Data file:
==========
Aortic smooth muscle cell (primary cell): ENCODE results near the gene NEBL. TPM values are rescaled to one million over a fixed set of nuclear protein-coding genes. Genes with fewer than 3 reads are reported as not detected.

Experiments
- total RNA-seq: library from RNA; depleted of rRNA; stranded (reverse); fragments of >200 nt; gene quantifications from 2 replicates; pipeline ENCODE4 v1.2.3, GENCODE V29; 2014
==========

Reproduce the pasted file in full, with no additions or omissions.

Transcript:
Aortic smooth muscle cell (primary cell): ENCODE results near the gene NEBL. TPM values are rescaled to one million over a fixed set of nuclear protein-coding genes. Genes with fewer than 3 reads are reported as not detected.

Experiments
- total RNA-seq: library from RNA; depleted of rRNA; stranded (reverse); fragments of >200 nt; gene quantifications from 2 replicates; pipeline ENCODE4 v1.2.3, GENCODE V29; 2014